Guide dogs for the visually impaired in China not welcome
Despite laws allowing guide dogs in public places, owners say they face rejection on a daily basis
By Corrine Chen Xinyi
For Xu Ling, who lost her sight at age 9 due to illness, her guide dog “Cute” is her essential travel companion. But last summer, when she tried to take the subway with Cute, who was wearing a guide saddle, she was stopped by staff. She spent seven hours at Beijing’s Jintai Sunset station, trying to convince them to let Cute on. What began as normal daily trip, turned into a confrontation between the blind and lack of knowledge about the city’s laws.
According to Beijing’s subway regulations, in addition to a guide saddle, a guide dog should wear “protective gear to prevent injury to others” when entering the station. The staff said Cute needed a muzzle.
“They are rejecting not just a man and a dog, but the rights of the visually impaired,” said Xu, 29, an insurance salesman in Beijing who waited seven years to get her guide dog.
Guide dogs, as the eyes of the blind, are legally allowed to enter public places. But despite this, visually impaired people with guide dogs in China face rejection every day from subway stations, buses, taxis and even hotels.
There are 17.31 million visually disabled in China but fewer than 200 guide dogs, according to a report by the China Association of the Blind in May 2019.
Li Yunqi, 26, an acupuncturist in Changzhou, said he dreamed of owning a guide dog, so he could go to work alone without his mother’s help and enjoy a wider life. He has been waiting for three years but hasn’t received one yet.
Chen Yan, 37, a piano tuner in Sichuan province, has traveled a lot with his guide dog, Jenny, since he got her in 2015. But he felt like he was rejected everywhere.
“My world seemed to get smaller,” he said.
He can’t go to restaurants or shopping malls; he was rejected by taxi drivers and hotels. Once he wanted to take the subway in Chengdu but was asked for a birth certificate for his guide dog, who was wearing a clearly identifiable guide dog saddle.
A video posted on Weibo on Apr. 26 shows a policeman in Shanxi province pretending to be blind and traying to take a bus with a guide dog.
Local bus regulations says that blind people are allowed to have guide dogs on public transport if they show a guide dog license and a disability card.
However, the driver refused to let them even though they showed the license and card.
“Pets are not allowed on buses,” said the driver. “Dogs bite and carry rabies.”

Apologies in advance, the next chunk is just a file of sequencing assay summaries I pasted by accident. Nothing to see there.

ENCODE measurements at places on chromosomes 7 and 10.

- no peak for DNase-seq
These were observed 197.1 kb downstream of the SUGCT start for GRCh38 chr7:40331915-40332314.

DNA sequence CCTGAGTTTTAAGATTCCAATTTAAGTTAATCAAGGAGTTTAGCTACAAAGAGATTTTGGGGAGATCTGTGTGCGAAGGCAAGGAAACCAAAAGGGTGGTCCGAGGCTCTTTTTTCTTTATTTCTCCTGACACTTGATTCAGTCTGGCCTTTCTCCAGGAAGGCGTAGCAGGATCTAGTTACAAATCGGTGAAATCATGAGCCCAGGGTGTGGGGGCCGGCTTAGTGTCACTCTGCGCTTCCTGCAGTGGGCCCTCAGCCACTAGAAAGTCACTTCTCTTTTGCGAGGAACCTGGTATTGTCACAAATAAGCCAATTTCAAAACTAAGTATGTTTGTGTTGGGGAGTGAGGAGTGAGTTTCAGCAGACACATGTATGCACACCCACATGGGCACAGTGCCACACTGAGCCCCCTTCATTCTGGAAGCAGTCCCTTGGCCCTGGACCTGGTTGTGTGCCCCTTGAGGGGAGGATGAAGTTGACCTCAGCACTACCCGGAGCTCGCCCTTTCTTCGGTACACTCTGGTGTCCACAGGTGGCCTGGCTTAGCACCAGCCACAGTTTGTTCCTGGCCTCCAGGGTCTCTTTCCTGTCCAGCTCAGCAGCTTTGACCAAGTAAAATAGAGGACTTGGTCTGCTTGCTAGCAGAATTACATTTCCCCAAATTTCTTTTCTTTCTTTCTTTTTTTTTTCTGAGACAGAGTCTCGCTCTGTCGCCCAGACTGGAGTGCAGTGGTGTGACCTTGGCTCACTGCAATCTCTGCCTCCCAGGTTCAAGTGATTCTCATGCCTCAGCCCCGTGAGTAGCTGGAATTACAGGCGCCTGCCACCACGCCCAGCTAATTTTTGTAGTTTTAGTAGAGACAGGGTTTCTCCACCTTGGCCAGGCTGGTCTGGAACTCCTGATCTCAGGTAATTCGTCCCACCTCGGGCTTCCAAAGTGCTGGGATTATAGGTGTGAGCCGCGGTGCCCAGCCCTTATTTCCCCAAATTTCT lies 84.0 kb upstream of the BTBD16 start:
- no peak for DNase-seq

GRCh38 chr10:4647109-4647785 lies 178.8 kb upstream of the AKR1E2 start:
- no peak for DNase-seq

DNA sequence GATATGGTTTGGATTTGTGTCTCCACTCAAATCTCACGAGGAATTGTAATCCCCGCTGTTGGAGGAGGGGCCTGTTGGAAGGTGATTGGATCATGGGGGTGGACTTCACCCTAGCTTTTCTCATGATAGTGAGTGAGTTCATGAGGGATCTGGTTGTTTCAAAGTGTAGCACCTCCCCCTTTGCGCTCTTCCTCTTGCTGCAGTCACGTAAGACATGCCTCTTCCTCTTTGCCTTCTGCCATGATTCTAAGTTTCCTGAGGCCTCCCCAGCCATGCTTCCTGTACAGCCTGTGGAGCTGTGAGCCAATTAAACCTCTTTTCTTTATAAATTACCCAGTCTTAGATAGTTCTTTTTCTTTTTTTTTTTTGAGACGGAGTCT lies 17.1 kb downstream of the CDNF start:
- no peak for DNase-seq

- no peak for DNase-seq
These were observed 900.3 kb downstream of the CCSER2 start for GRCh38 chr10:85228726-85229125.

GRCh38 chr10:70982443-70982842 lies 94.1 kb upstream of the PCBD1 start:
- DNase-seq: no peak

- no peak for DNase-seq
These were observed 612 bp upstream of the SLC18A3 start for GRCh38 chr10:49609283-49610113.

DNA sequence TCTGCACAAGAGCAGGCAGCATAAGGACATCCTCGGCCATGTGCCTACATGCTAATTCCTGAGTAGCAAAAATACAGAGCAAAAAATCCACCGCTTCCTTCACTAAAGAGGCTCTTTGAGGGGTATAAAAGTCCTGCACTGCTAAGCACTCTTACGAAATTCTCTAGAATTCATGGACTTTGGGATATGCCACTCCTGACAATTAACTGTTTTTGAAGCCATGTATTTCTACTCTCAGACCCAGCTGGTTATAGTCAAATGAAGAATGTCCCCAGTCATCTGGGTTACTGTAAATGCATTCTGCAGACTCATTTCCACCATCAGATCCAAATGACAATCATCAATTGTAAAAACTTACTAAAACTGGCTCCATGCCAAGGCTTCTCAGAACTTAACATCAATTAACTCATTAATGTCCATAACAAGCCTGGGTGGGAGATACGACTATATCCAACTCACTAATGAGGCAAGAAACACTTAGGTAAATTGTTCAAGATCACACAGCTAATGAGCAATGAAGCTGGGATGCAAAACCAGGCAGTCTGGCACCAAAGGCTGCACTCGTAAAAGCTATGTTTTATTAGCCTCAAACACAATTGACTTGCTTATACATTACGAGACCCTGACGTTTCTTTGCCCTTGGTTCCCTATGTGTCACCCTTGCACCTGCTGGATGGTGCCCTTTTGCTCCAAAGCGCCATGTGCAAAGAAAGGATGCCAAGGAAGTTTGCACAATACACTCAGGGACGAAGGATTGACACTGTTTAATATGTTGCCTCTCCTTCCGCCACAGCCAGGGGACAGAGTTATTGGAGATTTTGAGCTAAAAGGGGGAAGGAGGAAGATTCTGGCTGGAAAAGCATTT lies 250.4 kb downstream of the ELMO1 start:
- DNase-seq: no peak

Xu said on one occasion, a bus driver asked all passengers to get off, saying that he wouldn’t drive the bus with Cute on it.
Taxis are a little better, Xu said. “Just leave more tip,” she said.
Well-known express hotels in China, such as Hanting Hotel, Home Inns, and Pudding Hotel, refuse to let blind people with guide dogs in, as reported by Southern Weekly on May 1.
While of the 30 middle and high-end hotels, including Shangri-La and Sheraton, 17 declined.
Zhou Yunpeng, 50, China’s famous blind singer, went to Hangzhou to perform on Nov.3, 2017, but he couldn’t find a hotel.
This folk singer, who won the people’s literature award, called hotels around the venue, but none would take him and his guide dog, Bear. It was only through the recommendation of a friend that he was able to find a home stay facility.
Trains and planes in China are the most friendly to guide dogs.
Civil Aviation Administration of China has made rules to allow guide dogs to enter the cabin. China railway corporation also allows blind people to have guide dogs on trains.
Chen said that every time he travels with Jenny, the airline gives him a seat for three people in the first row of the plane, while the railway sends someone to pick him up outside the station.
Though city and provincial rules about guide dogs vary in detail, article 58 of the Law of the People’s Republic of China on the Protection of Disabled Persons stipulates that blind people have the right to bring guide dogs to public places.
The Regulations on Building a Barrier-Free Environment, which came into effect in 2012, states that guide dogs can enter public places, and staff in public places shall provide barrier-free services in accordance with the relevant regulations of the state.
But these provisions lack detail and there are no penalties for breaking them.
Li Qingzhong, 54, executive chairman of China Association of the Blind, said they were helpless to improve the guide dog’s plight.
“We have no means of enforcement,” said Li. “All we can do is go to the local disabled persons’ federation and ask them to come forward and negotiate with the hotel and subway authorities.”
Liang Jia, 36, assistant director of the guide dog training base in Dalian, said guide dogs are selected from mild, non-aggressive breeds, with no record of aggressive attacks in three generations. They need to go through two to three years of intense training, and the elimination rate is over 70%.
“The most severe test is food temptation,” said Liang. “They need to completely resist the temptation of surrounding food while working.”
Well-trained guide dogs have incredible endurance. When Zhou spent eight hours rehearsing on stage, where the music was deafening, Bear would lie down for eight hours beside him, never making a sound.
“She’s my most considerate and selfless friend, who deserves to be treated fairly and correctly,” Xu said, gently stroking Cute’s head.
My world seemed to get smaller.
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